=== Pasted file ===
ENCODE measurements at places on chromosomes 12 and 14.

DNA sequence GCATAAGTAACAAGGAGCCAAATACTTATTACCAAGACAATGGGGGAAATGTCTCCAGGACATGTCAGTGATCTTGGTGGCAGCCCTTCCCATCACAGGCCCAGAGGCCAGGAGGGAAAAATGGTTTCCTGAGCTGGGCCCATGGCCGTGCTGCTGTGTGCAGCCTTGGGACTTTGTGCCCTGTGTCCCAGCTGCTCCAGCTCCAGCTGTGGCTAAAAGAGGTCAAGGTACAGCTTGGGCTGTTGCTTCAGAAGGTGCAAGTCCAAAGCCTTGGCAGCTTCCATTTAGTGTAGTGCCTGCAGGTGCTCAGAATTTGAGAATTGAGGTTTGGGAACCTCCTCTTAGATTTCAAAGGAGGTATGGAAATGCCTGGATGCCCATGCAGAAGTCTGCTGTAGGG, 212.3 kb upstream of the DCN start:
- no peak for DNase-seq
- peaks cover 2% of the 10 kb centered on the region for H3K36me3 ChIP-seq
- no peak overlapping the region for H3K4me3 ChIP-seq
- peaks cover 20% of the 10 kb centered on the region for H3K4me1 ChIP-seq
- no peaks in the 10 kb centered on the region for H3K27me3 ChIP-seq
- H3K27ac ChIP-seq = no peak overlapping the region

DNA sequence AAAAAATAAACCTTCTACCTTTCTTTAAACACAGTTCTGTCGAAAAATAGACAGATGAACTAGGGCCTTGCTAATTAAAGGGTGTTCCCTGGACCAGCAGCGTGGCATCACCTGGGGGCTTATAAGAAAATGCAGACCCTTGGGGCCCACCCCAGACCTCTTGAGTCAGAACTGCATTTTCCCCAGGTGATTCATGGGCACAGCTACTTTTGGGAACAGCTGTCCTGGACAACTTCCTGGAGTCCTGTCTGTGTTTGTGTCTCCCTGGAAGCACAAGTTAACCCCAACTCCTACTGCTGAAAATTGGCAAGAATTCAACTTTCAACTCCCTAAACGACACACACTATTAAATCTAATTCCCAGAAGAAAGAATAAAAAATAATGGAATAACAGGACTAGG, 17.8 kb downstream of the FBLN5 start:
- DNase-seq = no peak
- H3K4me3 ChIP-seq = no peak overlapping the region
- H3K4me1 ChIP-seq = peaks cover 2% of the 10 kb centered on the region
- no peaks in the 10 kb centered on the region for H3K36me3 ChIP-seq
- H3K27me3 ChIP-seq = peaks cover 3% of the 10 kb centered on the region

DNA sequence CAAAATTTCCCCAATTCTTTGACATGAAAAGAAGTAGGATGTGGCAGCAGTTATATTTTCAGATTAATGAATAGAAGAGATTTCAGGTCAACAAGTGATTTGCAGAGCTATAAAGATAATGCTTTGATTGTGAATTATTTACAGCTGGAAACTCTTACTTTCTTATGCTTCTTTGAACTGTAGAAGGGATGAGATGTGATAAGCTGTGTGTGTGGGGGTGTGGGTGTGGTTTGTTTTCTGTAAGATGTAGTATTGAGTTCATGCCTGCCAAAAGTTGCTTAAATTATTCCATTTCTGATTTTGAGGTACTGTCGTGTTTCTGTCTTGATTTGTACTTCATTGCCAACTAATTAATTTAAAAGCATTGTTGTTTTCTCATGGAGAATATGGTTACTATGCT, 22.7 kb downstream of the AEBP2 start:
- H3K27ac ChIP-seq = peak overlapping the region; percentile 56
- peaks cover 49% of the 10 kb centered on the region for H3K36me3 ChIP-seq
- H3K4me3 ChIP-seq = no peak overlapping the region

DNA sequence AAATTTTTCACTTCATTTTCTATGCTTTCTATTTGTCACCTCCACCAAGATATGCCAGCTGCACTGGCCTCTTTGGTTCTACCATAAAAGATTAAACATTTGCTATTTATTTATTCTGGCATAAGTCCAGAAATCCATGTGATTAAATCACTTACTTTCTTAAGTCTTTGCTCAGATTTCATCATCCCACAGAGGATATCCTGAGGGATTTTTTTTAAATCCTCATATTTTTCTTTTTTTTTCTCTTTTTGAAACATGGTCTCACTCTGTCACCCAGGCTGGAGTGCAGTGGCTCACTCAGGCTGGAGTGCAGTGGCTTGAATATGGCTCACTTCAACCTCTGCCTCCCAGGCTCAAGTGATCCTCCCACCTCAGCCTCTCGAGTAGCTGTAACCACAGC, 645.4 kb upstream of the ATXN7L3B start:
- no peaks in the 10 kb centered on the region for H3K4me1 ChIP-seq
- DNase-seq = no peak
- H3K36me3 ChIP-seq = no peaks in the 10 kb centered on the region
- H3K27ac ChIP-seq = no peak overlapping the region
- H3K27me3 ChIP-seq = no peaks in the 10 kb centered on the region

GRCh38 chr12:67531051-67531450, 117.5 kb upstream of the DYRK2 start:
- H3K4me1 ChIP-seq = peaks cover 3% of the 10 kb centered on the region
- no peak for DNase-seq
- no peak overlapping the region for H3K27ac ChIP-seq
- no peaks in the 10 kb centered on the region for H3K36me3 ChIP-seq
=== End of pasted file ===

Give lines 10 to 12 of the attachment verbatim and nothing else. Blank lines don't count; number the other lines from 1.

- DNase-seq = no peak
- H3K4me3 ChIP-seq = no peak overlapping the region
- H3K4me1 ChIP-seq = peaks cover 2% of the 10 kb centered on the region